At the very least Christians are annoying when Christians honour God first and practise selfless love for others.  When one analyses the persecution of Christians one finds at the centre of the persecution is a power struggle between God’s way and the World’s way. So the early Christians would only worship Christ Jesus as Lord and Roman citizens were expected to worship Caesar along with other gods. When the French Revolutionaries persecuted the Church it was a battle for the supremacy of reason over faith. This struggle continues to take place in the Western World today where in subtle and not so subtle ways the church is silenced by claiming that religion is a private matter and not a public matter.
C.E.B.Cranfield, a NT scholar wrote: It would be surprising if Christians were not persecuted for their very existence is an affront to human self-centredness, a reminder of the absolute claims that God makes upon people’s lives and that so many want to ignore and forget.
Why should we be joyful when persecuted?  I am hoping that you will already see the blessing of persecution. If you have been persecuted for standing with the marginalised and against injustice, you have given hope to those people. The Christian stand for justice by brave men and women has led to healing, reconciliation, justice, dignity and freedom.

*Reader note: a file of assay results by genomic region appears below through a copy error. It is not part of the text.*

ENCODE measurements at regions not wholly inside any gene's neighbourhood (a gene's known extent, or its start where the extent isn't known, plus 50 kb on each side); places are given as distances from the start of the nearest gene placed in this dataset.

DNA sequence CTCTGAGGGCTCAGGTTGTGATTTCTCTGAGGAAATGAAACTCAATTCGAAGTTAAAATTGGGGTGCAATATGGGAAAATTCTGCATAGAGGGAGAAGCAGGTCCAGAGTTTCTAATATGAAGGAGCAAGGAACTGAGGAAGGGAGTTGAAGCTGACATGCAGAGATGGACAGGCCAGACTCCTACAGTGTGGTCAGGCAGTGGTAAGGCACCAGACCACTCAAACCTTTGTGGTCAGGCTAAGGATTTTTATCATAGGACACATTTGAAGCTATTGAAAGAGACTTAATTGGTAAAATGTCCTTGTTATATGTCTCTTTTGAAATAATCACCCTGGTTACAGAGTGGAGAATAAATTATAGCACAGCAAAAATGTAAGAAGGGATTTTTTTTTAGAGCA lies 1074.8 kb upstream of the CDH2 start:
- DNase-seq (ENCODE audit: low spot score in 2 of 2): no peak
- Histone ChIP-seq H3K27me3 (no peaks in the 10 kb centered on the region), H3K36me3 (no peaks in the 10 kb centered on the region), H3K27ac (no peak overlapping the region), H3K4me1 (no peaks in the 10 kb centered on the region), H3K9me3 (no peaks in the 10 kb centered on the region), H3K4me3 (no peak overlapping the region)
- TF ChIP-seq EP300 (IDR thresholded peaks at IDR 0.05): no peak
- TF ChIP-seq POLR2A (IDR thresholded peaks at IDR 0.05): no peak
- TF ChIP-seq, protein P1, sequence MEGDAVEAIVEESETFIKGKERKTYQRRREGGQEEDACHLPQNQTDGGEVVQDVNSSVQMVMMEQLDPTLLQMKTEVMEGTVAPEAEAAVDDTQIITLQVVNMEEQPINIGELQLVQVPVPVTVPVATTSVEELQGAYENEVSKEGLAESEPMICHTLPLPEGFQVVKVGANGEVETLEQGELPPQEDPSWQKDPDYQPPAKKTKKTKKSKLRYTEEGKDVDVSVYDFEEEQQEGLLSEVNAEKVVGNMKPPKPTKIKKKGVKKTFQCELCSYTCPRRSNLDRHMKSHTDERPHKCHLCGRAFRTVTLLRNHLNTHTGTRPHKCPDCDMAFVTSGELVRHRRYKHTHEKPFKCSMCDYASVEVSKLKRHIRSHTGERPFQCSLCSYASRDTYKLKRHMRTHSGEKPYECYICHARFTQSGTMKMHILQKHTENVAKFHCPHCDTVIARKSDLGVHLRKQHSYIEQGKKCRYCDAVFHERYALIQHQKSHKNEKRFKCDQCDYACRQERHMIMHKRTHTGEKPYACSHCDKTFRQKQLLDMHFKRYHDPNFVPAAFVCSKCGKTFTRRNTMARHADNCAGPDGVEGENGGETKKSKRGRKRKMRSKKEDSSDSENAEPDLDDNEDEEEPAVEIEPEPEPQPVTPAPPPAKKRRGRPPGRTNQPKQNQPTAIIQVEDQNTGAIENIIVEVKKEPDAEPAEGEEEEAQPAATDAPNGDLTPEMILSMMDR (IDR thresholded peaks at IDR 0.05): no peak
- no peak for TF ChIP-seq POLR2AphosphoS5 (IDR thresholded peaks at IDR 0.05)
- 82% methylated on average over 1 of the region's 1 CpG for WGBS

Secondly, it is the way of our Lord Jesus. To suffer persecution is to know that one is being faithful and walking in the steps of Christ. In 2 Timothy 2 we find these words:
11 If we have died with him, we will also live with him; 12 if we endure, we will also reign with him … . There is glory in being identified with the suffering Christ Jesus.
Yes, my friend, Christianity is a strange religion. It is profoundly practical in its daily practice. Christianity calls us to live a life of selflessness so that others may have a sense of self-hood. Christianity as a religion invites us into a relationship that makes us partners in the company of the blessed who strive in Christ’s name to make this world more blessed. Christianity is a movement to bless the world. It is a movement to introduce true humanity. This is our calling – to proclaim the righteousness of God.
Peter C Whitaker, Leighmoor UC:  03/07/2016
In saying all this I do want to acknowledge that at times Christians have deserved criticism and reprimand, but then those Christians have not been ‘righteous’ in the sense that Christ Jesus is talking about in this beatitude.